7 Religion & Gender At all levels of society, women tend strongly to be more religious than men (233) Religious women enter the workforce at about the same rate as non-religious – True across religious traditions Religious beliefs & institutions have little to no negative impact on the rate at which women enter the workforce (237-238) 7

8 Fig. 8.1 8

9 Fig. 8.2 9

10 Religion & Gender The persistent 5-10% difference in attitudes reflects the persistence of traditional gender norms among a minority of religious conservatives, and may well be enduring. – But to over emphasize this gap between religious and nonreligious American women in their attitudes toward gender would be to overlook the sweeping transformations in gender norms shared by religious and nonreligious Americans [...] over the last generation. (239) Contemporary religious Americans less traditional than secular counterparts a generation before Compare to widening differences in attitude toward sexual morality between religious and nonreligious Americans 10

11 Religion & Gender Though religion has not appeared to significantly restrict womens participation in the workforce, women account for far less than 50% of clergy – All churches: 6% is 2006-07, up from 8% in 1999 Self-described liberal congregations 37% (up from 23%) Self-described moderate: 8% Self-described conservative: 5% (243) Between 1986 General Social Survey & 2006 Faith Matters survey, evidence suggests roughly 15-20% increase in support of female clergy in every religious tradition – Biggest gains in conservative traditions (evangelicals, Catholics, Black Protestants) Generational shift: opposition concentrated among older people, younger generation overwhelmingly favor female clergy (242-243) 11

12 Fig. 8.3 12

13 Religion & Gender By 2006, majorities of every Christian religious tradition except for Mormons favor female clergy – 91% male Black Protestants support female clergy vs. 82% female – 52% male Mormons support female lay priests vs. 10% female Evangelicals are slightly more skeptical than others of women in religious leadership, the difference is almost entirely concentrated among a minority of extremely fundamentalist minority of evangelicals. (244-245) 13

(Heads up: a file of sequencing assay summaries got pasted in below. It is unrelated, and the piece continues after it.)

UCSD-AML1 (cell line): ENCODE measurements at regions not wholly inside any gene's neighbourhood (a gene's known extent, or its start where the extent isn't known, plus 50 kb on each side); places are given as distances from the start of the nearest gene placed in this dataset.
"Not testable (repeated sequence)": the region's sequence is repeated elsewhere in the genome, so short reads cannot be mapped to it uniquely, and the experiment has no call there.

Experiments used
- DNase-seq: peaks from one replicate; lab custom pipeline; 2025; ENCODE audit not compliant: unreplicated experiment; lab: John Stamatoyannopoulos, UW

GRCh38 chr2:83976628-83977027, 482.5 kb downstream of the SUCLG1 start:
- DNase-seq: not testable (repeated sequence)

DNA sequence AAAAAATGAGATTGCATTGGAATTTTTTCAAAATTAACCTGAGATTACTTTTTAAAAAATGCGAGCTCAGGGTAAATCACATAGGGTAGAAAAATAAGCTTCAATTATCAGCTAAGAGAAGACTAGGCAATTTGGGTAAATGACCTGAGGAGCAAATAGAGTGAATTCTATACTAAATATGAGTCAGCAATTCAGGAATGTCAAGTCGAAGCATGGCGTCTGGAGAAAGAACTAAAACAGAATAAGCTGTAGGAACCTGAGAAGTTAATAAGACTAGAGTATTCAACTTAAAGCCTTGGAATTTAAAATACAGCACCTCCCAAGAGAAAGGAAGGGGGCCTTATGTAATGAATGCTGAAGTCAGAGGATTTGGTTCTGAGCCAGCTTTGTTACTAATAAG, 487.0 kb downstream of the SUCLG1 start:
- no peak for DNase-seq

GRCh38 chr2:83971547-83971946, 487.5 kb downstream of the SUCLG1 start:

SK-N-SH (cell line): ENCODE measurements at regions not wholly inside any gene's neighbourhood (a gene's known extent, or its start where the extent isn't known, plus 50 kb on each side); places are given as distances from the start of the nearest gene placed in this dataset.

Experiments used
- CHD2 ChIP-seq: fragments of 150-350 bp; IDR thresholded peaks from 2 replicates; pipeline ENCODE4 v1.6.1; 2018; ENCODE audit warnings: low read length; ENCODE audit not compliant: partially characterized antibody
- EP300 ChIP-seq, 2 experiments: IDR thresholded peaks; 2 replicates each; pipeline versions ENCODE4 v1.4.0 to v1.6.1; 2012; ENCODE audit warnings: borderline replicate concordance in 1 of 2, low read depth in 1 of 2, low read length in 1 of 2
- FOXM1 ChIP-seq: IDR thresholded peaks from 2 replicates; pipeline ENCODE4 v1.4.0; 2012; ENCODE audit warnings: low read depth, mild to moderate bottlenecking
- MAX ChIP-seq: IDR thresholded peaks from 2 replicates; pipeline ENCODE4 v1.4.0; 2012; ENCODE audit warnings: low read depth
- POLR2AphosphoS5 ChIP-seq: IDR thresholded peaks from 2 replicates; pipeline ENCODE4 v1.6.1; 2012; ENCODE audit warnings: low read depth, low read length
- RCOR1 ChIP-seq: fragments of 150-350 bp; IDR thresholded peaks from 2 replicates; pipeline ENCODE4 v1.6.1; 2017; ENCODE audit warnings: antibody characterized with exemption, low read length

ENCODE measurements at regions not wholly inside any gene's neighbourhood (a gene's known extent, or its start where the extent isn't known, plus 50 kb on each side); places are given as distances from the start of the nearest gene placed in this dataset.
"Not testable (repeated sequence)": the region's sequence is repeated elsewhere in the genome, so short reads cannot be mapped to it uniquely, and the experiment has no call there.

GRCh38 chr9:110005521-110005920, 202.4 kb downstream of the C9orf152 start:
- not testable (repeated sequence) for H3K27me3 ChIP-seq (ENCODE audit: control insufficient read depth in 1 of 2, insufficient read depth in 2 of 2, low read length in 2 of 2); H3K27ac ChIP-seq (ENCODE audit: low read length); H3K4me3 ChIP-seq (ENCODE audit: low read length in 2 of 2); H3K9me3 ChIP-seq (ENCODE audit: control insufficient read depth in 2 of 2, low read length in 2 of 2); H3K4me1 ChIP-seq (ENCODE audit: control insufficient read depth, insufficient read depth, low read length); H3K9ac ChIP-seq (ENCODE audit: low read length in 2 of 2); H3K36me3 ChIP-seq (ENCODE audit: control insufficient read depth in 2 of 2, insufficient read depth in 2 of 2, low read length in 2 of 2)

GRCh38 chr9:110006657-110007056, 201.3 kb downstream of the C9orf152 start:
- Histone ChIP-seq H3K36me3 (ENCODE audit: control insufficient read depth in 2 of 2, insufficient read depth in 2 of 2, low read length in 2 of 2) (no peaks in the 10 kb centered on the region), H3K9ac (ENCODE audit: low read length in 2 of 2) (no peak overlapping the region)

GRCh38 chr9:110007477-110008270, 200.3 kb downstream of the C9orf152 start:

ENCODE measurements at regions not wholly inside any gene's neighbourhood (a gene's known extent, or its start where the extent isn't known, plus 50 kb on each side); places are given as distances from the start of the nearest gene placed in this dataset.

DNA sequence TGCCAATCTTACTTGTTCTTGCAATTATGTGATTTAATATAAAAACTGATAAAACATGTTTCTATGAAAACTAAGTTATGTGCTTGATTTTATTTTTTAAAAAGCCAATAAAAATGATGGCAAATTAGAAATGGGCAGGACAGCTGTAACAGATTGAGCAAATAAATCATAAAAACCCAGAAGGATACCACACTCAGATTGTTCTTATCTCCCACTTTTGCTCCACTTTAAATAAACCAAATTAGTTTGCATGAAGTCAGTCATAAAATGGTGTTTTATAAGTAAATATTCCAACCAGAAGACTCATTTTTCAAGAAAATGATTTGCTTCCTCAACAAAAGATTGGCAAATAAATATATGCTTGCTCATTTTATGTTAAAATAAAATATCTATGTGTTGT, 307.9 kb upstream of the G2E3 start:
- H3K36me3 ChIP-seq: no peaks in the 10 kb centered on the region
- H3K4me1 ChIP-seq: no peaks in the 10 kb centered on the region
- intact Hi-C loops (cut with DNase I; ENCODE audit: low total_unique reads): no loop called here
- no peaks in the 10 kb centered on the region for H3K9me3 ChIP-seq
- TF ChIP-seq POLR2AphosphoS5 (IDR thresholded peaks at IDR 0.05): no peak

14 Fig. 8.4 14

15 Economic Inequality Fig. 8.5 15

16 Economic Inequality While barriers of race & gender have been lowered, class inequality has risen to historic heights across the last 30 years Class segregation has increased: – Classes more segregated spatially than before – Between 1940 & 1960, people married increasingly across class lines (proxied by education levels) but the trend has since reversed – Fraternal and civic organizations no longer bring different classes into conflict (247-249) 16

17 Economic Inequality While religious people & institutions have been on all sides of American social and political movements, historically, progressive social & political movements in America have had religious roots – First & Second Great Awakenings, Abolitionism, Populist movement & William Jennings Bryan, Social Gospel Post-1920s, religion becomes associated with conservatism, which rises with anticommunism and climaxes after the seismic shock of the Sixties with the birth of the Religious Right (247- 252) 17

18 What role does religion now play in terms of class? Since the late 1970s, among college educated whites 45 & younger (controlling for race & generation), church attendance has fallen from 30% to 27% – By contrast, among those without college, it has fallen from 30-32% to about 20-22% However, religiosity, measured by church attendance, is correlated with more downward-bridging class relationships than is found among secular Americans (253-254) – esp. among evangelicals – Civil society Religiosity for white Americans correlated w/conservative views on govt aid to poor, though this correlation is far weaker than with views on sexual morality (256) 18

19 Fig. 8.6 19

20 Fig. 8.7 20